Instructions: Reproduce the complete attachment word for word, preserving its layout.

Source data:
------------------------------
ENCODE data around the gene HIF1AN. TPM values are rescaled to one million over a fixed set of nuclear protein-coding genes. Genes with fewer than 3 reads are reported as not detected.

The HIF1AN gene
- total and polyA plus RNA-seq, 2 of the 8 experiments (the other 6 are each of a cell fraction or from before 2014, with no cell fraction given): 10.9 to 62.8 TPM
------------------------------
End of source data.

ENCODE data around the gene HIF1AN. TPM values are rescaled to one million over a fixed set of nuclear protein-coding genes. Genes with fewer than 3 reads are reported as not detected.

The HIF1AN gene
- total and polyA plus RNA-seq, 2 of the 8 experiments (the other 6 are each of a cell fraction or from before 2014, with no cell fraction given): 10.9 to 62.8 TPM